• ITVI.USA
    15,285.540
    -94.080
    -0.6%
  • OTLT.USA
    2.776
    -0.010
    -0.4%
  • OTRI.USA
    21.450
    -0.050
    -0.2%
  • OTVI.USA
    15,256.620
    -93.130
    -0.6%
  • TSTOPVRPM.ATLPHL
    3.300
    -0.240
    -6.8%
  • TSTOPVRPM.CHIATL
    2.950
    -0.020
    -0.7%
  • TSTOPVRPM.DALLAX
    1.440
    0.000
    0%
  • TSTOPVRPM.LAXDAL
    3.310
    0.060
    1.8%
  • TSTOPVRPM.PHLCHI
    2.150
    0.020
    0.9%
  • TSTOPVRPM.LAXSEA
    3.950
    -0.100
    -2.5%
  • WAIT.USA
    126.000
    1.000
    0.8%
  • ITVI.USA
    15,285.540
    -94.080
    -0.6%
  • OTLT.USA
    2.776
    -0.010
    -0.4%
  • OTRI.USA
    21.450
    -0.050
    -0.2%
  • OTVI.USA
    15,256.620
    -93.130
    -0.6%
  • TSTOPVRPM.ATLPHL
    3.300
    -0.240
    -6.8%
  • TSTOPVRPM.CHIATL
    2.950
    -0.020
    -0.7%
  • TSTOPVRPM.DALLAX
    1.440
    0.000
    0%
  • TSTOPVRPM.LAXDAL
    3.310
    0.060
    1.8%
  • TSTOPVRPM.PHLCHI
    2.150
    0.020
    0.9%
  • TSTOPVRPM.LAXSEA
    3.950
    -0.100
    -2.5%
  • WAIT.USA
    126.000
    1.000
    0.8%
American Shipper

Drewry: Leased box fleet continues to expand

   The leased container fleet grew by 10.6 percent in 2011 and is expected to expand another 9.5 percent in 2012, according to Drewry Maritime Research’s latest Container Leasing Industry report.
   The report highlights the way container lessors have picked up the slack of financially-strapped container lines in providing new boxes for the ever-increasing global container trade.
   “The lessors’ expansion has continued to outrun that achieved for fleet owned by shipping lines, and resulted in the box lease industry winning back some share in ownership terms during 2010-11,” Drewry said. “Considerable ground had been lost during the earlier boom years of 2004-08, when shipping companies were in the ascendency and tended to dominate new box investment. The reverse has applied during 2010-11, when leased fleet growth was 50 percent higher as compared with line-owned equipment.”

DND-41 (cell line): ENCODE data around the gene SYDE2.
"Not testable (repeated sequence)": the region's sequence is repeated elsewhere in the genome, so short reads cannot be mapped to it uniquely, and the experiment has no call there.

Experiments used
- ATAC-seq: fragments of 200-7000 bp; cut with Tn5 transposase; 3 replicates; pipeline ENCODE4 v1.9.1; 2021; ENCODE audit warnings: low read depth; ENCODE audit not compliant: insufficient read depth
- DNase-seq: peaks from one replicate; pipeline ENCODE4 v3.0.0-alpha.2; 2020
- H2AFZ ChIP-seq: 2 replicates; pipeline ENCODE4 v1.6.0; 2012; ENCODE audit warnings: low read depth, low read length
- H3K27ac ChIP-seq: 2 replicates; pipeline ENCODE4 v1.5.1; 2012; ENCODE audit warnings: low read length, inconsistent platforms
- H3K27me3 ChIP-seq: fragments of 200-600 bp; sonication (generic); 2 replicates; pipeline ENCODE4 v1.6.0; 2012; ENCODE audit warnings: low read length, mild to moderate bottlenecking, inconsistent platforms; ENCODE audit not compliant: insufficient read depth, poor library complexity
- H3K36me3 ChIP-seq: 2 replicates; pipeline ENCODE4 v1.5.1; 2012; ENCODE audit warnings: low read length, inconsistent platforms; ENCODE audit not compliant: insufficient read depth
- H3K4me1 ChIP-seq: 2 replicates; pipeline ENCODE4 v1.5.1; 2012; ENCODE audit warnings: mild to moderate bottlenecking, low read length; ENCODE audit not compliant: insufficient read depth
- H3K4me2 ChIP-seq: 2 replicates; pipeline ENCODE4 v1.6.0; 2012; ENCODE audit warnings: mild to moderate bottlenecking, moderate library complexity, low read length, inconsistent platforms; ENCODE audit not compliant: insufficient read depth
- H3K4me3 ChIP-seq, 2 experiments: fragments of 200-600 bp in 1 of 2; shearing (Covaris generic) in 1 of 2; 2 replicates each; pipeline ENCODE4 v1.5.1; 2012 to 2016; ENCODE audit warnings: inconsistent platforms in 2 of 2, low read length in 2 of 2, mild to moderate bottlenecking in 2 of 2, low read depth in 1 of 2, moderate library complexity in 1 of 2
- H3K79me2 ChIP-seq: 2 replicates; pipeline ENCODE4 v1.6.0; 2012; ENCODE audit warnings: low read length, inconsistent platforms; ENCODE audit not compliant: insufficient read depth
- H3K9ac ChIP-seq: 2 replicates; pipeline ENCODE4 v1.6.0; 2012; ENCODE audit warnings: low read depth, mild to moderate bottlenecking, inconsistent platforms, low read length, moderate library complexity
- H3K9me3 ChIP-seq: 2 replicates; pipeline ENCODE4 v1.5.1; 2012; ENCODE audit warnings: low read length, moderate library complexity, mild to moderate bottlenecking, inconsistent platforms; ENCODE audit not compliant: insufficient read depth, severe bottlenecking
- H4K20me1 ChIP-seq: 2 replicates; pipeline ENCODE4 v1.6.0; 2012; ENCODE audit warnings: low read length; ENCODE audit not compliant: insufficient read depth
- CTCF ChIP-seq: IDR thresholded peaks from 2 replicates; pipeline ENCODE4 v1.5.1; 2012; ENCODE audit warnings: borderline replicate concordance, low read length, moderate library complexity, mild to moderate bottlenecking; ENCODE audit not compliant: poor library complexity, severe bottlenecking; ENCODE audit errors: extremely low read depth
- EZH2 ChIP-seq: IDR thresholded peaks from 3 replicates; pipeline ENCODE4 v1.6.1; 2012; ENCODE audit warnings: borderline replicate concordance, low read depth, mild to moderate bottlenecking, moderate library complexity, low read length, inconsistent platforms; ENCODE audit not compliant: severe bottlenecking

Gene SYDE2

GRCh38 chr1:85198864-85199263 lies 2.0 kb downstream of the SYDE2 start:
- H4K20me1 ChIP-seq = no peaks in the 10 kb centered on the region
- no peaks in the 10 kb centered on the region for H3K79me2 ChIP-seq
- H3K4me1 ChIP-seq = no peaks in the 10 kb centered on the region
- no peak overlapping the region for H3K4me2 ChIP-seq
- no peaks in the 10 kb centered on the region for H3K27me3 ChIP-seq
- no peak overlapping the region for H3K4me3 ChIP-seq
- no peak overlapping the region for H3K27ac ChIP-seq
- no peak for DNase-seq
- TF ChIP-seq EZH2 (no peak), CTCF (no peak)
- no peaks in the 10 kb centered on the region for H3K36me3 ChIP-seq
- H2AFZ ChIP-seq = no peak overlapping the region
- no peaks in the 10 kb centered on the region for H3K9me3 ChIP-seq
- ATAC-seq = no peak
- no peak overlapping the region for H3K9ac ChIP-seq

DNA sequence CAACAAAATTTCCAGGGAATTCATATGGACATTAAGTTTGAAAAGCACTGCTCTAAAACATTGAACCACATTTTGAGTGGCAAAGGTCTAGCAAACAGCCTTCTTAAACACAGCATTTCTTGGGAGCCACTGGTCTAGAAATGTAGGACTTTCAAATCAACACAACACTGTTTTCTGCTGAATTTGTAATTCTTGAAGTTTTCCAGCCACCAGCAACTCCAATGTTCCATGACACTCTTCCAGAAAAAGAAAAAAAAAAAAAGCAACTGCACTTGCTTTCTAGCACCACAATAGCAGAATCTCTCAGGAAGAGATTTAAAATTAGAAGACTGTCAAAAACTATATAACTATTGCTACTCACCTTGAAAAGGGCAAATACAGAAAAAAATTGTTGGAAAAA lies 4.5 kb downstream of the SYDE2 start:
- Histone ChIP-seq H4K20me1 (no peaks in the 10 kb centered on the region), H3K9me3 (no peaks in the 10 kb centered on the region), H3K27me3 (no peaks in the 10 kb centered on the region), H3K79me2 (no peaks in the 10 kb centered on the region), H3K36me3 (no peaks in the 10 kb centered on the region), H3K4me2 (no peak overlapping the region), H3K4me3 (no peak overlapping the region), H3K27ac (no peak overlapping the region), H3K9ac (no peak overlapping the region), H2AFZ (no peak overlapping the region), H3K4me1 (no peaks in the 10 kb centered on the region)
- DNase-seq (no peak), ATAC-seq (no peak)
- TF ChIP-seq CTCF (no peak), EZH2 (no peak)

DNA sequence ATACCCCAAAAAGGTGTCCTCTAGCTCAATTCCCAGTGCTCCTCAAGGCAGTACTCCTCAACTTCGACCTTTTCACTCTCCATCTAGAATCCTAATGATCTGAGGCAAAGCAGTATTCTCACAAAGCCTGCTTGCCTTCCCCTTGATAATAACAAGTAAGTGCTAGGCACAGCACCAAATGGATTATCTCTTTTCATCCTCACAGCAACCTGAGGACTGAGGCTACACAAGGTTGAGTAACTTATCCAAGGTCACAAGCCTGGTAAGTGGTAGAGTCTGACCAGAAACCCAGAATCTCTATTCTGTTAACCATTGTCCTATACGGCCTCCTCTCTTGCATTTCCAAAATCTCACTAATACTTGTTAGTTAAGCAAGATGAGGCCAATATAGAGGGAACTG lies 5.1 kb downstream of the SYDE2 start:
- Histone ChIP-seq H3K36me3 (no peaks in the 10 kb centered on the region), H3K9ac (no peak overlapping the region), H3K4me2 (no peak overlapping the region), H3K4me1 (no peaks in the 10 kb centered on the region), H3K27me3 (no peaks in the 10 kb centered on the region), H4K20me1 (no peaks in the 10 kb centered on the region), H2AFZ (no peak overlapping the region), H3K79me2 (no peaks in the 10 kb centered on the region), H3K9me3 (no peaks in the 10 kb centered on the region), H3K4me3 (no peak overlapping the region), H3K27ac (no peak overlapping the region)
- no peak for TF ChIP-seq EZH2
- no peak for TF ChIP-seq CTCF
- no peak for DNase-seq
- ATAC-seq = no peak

Andrew Foxcroft, author of the report, said leasing companies have bought record quantities of TEUs from 2010 through the first half of 2012, with container lines struggling to access capital.
   “By contrast, the existing mix of publicly-quoted and privately-owned leasing firms, which make up the top ranks, have all along retained good access to competitive financing and continue to attract sizeable inward investment,” Foxcroft said. “Indeed, the interest forthcoming from both public and private investors has rarely been stronger.”
   He added that investors have been attracted by the strong utilization levels of 95 percent or higher during 2011 and into 2012 for leasing companies.
   “However, newbuild lease rates have not held up quite so well and continued to erode against new box prices – both in the standard and reefer sectors,” Drewry said. “New dry freight container prices were to fluctuate markedly during 2011, falling by about 25 percent by the year-end from their earlier peak of almost $3,000 (per container equivalent unit), although they subsequently revived by 20 percent again during the opening half of 2012 – to $2,750. By comparison, the average dry freight per diem fell by 30 percent throughout 2011 and has barely recovered at all since.”
   Drewry said the leased container market has only now recovered from an unexpected surge in demand in early 2010, thanks largely to a poorer-than-expected peak season in 2011 and dampened expectations for peak season this year.
   Container lines have maintained a global container/slot ratio of 1.85:1, compared to the nearly 2:1 ratio prior to 2009. – Eric Johnson

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